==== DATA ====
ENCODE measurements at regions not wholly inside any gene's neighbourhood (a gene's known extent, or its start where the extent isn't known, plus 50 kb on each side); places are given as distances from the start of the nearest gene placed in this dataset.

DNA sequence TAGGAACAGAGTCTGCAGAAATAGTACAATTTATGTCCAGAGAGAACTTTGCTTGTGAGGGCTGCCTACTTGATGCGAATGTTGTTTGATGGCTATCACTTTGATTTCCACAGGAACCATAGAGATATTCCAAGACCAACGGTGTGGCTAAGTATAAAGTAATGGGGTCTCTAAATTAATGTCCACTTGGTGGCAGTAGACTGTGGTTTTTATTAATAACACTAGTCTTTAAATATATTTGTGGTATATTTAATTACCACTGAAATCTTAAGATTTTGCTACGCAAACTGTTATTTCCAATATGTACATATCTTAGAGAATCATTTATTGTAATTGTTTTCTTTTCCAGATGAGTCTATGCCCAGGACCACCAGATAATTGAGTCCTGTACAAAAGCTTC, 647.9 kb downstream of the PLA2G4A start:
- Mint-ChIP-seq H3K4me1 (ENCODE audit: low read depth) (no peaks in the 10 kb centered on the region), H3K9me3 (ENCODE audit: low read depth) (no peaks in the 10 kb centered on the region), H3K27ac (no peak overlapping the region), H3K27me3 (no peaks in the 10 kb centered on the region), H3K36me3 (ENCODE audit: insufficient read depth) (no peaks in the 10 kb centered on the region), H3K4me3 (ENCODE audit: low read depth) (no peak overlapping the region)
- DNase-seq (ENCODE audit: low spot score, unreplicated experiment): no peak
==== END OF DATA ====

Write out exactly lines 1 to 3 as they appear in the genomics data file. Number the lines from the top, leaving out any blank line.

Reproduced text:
ENCODE measurements at regions not wholly inside any gene's neighbourhood (a gene's known extent, or its start where the extent isn't known, plus 50 kb on each side); places are given as distances from the start of the nearest gene placed in this dataset.

DNA sequence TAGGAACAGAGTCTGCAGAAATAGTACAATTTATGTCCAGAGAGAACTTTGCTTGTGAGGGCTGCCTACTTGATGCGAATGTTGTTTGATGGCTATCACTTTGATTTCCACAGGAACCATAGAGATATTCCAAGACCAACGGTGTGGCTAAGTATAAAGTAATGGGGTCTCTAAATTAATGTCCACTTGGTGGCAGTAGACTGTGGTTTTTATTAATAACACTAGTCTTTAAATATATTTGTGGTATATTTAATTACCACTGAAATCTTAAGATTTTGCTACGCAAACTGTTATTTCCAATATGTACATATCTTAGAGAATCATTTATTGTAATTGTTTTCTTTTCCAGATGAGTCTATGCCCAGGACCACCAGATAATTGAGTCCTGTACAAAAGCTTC, 647.9 kb downstream of the PLA2G4A start:
- Mint-ChIP-seq H3K4me1 (ENCODE audit: low read depth) (no peaks in the 10 kb centered on the region), H3K9me3 (ENCODE audit: low read depth) (no peaks in the 10 kb centered on the region), H3K27ac (no peak overlapping the region), H3K27me3 (no peaks in the 10 kb centered on the region), H3K36me3 (ENCODE audit: insufficient read depth) (no peaks in the 10 kb centered on the region), H3K4me3 (ENCODE audit: low read depth) (no peak overlapping the region)